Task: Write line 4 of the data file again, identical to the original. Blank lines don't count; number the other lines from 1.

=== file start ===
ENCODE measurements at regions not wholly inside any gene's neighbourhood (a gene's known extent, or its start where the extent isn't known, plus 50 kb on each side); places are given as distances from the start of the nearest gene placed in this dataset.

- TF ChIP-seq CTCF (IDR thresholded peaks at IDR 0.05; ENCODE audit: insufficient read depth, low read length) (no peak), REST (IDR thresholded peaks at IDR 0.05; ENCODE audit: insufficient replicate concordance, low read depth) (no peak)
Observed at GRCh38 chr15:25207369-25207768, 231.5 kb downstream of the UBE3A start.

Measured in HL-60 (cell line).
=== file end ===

Measured in HL-60 (cell line).